Years ago, back in my grandfather’s time, Harley-Davidson was the most desired motorcycle brand in the world. Sure, the Brits loved their Triumphs and the Germans their BMWs, but it was Harley that represented American freedom to everyone else. The Motor Company landed the main military contract to supply the U.S. army in World War II, effectively putting its main competitor, Indian, out of business, and it never looked back.

Unfortunately, it never really looked forward, either. It sat on its success and cultivated its Easy Rider lifestyle while making underpowered bikes that dripped oil and broke down. They were soon overtaken in almost every aspect by the well-engineered machines from Japan.

Don’t worry – this isn’t a Harley history lesson. There are enough of those already filling the Internet and sagging bookshelves. It’s just a reminder that, like the larger U.S. auto industry, Harley was once great and then fell into complacency. By the time it saw the problem and began to catch up (by dragging down the international competition through President Ronald Reagan’s punitive tariffs), it was too late to ever get ahead.

These days, Harleys are finally well-built and reliable. I know – I own a Low Rider that I bought new 12 years ago and she’s never given me grief (terrible brakes, but Harley’s fixed those in more recent models). Mechanically, they’re no better than anything else, but they do have two things that set them apart: They’re American (mostly), and they’re a true icon in the classic sense of the over-used term.

This means that plenty of people still aspire to own a Harley-Davidson motorcycle, and that’s why Harley’s main focus in its new “Hardwire” five-year corporate plan stresses the desirability of its bikes.

“Our ambition is to enhance our position as the most desirable motorcycle brand in the world,” Harley’s Jochen Zeitz told investment analysts Tuesday.

“Desirability is a motivating force driven by emotion. Harley-Davidson has long been associated with igniting desirability. Done right, Harley-Davidson’s desirability preserves the value of our customers’ purchases, builds our brand beyond our riders, and ensures loyalty and drives engagement.”

Zeitz is a veteran Harley executive but new on the job as the overall boss. When he was named Chairman, President and CEO last year, he halted the company’s previous corporate plan, which had it launching a hundred new bikes into dozens of new markets, and throttled right back on the wide-ranging line-up. One in three of its 2020 models are now gone, as are about 160 of its dealers.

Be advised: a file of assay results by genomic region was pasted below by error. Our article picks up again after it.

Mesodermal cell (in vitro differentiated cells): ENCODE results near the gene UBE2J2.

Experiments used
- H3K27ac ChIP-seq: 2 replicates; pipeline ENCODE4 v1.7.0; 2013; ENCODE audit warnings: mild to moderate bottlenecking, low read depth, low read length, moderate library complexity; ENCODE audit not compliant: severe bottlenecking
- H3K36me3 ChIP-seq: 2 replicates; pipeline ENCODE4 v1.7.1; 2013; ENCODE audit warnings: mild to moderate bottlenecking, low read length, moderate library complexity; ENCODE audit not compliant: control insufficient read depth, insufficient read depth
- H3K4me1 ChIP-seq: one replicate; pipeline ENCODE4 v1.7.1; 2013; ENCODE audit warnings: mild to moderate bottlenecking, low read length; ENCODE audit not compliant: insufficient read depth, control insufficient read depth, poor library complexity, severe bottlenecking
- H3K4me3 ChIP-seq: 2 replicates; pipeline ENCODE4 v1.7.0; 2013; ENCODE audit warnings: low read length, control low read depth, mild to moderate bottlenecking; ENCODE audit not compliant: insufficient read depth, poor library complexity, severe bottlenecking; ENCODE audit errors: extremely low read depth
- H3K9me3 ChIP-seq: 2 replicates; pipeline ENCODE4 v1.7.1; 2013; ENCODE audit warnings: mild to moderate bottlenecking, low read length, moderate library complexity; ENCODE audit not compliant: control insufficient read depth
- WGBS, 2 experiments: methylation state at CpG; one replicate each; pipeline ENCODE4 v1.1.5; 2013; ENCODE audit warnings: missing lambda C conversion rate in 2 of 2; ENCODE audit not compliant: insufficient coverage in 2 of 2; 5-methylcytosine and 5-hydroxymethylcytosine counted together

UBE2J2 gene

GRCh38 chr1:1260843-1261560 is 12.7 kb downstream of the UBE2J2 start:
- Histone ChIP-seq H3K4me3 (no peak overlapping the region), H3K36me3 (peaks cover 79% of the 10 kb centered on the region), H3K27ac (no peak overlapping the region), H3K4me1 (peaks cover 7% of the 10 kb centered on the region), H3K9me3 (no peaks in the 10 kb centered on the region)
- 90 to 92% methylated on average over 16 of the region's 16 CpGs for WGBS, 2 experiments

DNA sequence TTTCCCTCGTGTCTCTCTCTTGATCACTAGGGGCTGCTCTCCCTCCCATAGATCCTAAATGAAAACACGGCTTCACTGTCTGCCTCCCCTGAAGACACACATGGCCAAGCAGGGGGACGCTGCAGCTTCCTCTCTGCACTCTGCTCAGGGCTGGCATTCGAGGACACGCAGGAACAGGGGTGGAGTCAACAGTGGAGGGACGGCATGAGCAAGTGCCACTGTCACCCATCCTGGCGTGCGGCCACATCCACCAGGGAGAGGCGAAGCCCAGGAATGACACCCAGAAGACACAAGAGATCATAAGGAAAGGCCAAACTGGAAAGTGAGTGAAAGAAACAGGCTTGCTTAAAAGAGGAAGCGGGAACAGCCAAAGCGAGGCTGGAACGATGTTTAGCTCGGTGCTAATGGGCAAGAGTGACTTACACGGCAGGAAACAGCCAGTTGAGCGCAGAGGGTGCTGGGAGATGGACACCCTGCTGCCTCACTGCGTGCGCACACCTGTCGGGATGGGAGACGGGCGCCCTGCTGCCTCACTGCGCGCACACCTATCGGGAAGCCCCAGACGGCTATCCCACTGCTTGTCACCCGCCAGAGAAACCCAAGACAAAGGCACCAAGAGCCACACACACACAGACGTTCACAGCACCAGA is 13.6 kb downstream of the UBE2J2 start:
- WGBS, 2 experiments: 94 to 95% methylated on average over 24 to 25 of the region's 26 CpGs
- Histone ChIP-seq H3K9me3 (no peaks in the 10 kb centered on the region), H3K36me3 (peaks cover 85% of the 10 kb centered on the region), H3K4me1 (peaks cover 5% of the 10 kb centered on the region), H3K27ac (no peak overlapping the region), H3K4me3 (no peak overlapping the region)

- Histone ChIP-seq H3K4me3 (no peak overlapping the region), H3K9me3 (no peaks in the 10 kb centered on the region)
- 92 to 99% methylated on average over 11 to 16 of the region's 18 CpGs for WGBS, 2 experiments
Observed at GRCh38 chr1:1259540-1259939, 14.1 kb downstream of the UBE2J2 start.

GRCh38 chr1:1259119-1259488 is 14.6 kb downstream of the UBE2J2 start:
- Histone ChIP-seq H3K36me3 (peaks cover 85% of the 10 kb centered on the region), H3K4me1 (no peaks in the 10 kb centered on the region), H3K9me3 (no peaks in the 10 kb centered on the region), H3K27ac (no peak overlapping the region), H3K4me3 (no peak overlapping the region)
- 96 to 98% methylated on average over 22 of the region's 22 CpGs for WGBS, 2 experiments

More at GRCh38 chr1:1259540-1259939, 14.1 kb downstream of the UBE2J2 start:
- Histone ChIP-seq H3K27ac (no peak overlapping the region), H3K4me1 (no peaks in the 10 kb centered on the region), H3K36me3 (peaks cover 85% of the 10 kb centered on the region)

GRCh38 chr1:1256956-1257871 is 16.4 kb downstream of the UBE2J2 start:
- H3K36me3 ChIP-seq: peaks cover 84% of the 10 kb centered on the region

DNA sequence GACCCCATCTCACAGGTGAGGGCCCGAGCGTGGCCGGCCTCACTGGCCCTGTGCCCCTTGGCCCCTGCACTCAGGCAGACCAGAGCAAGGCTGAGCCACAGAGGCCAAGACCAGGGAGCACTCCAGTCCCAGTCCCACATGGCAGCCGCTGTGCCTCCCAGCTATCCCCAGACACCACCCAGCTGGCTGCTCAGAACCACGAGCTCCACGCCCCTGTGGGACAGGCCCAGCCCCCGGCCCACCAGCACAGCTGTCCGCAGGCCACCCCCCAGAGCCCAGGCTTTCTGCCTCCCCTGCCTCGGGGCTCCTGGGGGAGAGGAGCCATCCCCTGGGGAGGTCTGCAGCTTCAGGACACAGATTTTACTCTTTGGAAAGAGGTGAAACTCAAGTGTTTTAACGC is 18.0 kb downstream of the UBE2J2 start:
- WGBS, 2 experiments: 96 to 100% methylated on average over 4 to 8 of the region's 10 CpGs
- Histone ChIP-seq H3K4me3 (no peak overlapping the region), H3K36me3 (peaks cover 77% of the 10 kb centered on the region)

Harley had little choice in this. Those ambitious plans were too expensive. The company still has about $4 billion (US) in liquidity, but it must be careful with its money. Its revenue last year dropped by a quarter compared to the previous year, and it sold 17 per cent fewer motorcycles – a recurring pattern for years now.

“Five years is a long time,” said Zeitz. “If you look at the past five years, we’ve never hit our numbers, and we’ve underperformed and overcommitted every single time, and that’s got to stop.”

Harley’s well-publicized challenge is that its core buyers are aging out and dying off. (Now that the Daytona Motorcycle Rally has confirmed it’s going ahead with its massive Florida gathering next month, with Covid-19 still devastating the United States, this may happen even more quickly.) Zeitz says at least half the company’s revenue comes from this aging demographic.

Take a look at Harley’s Hardwire slide presentation and you won’t see a single old grizzled biker. They’re all attractive hipsters in the photos, livin’ the life. This is the future Harley must aspire to if it’s to be successful, and it includes electric mobility and “experiences.”

Ultimately, though, the key to desirability is price. Not long ago, Harley was pumping out as many bikes as it could slap together, with extra shifts and extra speed on the assembly line. That was the company’s most recent downfall. It glutted the market and was forced to offer crippling discounts and incentives.

There’ll be no more of that, said Zeitz. Harley cut production last year to scale back its overstocked inventory. “We will deliver enough (motorcycles) for growth, but we will not chase volume for volume’s sake,” he told investors. For now, it’s concentrating on the big cruisers, tourers and trikes that dominate their market segments and make the most profit. As well, it’s investing in electric development, and on the new Pan America adventure tourer that we’ll see later this month that will open a whole new segment of riders.

That’s just as well for Harley. There’s plenty of money in the world, perhaps more than there’s ever been, but fewer people have it. This creates a solid business model for Rolls-Royce and Ferrari, even for BMW and Mercedes, but it’s a harder sell when the American Freedom Machine sells for the price of a Toyota Corolla.

For the next five years, Harleys are going to be expensive and its smaller-displacement, entry-level models will be built in partnership with other makers. If you aspire to one day own a new Hog that’s well-built and reliable, you’re going to need money.

That’s the American Way, after all. True freedom is expensive, enjoyed only by those with the cash to afford it. Everyone else can ride Suzukis and Kawasakis. Harley’s just hoping those people don’t have too much fun along the way.

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